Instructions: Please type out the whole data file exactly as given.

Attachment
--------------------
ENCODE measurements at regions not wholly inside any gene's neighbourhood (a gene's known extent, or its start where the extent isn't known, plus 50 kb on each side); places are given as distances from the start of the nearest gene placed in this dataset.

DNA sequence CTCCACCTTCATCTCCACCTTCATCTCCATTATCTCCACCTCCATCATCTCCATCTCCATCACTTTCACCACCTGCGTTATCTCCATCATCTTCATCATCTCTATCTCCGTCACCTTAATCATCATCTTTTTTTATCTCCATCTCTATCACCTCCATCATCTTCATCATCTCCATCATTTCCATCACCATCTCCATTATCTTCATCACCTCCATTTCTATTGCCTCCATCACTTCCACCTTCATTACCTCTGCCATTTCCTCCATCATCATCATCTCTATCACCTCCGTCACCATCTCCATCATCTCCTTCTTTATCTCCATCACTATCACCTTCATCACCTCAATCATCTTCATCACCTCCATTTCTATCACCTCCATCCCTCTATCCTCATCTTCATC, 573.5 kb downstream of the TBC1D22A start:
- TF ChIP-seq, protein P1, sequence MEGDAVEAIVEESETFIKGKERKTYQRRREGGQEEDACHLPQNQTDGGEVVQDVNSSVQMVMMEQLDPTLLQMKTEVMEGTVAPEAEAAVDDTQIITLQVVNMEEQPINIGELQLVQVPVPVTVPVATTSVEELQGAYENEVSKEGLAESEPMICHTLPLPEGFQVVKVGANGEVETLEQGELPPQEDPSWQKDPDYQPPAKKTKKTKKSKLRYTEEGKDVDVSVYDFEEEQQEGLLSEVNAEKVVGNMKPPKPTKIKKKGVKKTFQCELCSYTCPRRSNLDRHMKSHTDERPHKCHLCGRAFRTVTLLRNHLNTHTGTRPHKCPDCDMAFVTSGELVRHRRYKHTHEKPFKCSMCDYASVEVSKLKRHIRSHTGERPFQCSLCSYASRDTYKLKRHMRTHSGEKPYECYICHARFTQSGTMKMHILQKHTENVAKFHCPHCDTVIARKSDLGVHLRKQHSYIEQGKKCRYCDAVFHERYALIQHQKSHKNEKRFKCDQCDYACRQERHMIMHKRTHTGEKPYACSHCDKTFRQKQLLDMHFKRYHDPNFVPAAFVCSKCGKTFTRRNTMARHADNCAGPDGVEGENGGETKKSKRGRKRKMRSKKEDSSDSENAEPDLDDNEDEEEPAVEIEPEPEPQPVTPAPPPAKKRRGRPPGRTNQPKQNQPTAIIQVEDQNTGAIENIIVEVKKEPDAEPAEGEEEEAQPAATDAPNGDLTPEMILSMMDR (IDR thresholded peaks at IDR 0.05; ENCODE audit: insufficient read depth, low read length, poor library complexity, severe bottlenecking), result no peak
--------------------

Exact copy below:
ENCODE measurements at regions not wholly inside any gene's neighbourhood (a gene's known extent, or its start where the extent isn't known, plus 50 kb on each side); places are given as distances from the start of the nearest gene placed in this dataset.

DNA sequence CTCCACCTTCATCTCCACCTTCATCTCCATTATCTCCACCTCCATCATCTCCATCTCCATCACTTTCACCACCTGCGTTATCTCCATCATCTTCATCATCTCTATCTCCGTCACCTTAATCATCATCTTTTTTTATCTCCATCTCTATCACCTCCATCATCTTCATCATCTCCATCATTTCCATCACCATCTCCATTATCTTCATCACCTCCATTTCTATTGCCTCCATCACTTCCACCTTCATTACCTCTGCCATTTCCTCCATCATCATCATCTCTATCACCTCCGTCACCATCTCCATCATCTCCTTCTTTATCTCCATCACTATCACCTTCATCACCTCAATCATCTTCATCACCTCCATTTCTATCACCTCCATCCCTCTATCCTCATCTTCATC, 573.5 kb downstream of the TBC1D22A start:
- TF ChIP-seq, protein P1, sequence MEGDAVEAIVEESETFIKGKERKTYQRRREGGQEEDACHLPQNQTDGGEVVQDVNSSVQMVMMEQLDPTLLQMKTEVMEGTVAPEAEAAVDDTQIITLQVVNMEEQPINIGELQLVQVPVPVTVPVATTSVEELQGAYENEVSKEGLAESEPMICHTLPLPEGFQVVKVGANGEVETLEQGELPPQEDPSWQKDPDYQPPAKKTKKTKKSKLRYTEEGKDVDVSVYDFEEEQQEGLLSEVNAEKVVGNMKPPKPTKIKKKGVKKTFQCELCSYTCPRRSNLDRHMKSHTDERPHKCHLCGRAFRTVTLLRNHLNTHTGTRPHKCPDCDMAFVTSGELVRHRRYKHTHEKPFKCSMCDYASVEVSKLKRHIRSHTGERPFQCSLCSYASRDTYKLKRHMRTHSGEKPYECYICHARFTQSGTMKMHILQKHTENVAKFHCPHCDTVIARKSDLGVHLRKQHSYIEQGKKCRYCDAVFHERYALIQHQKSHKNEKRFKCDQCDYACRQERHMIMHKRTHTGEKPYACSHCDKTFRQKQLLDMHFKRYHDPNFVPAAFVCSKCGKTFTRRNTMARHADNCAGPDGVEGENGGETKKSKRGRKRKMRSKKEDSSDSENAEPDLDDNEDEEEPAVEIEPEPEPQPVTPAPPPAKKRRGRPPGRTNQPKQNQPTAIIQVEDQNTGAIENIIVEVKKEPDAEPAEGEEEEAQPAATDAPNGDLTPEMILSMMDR (IDR thresholded peaks at IDR 0.05; ENCODE audit: insufficient read depth, low read length, poor library complexity, severe bottlenecking), result no peak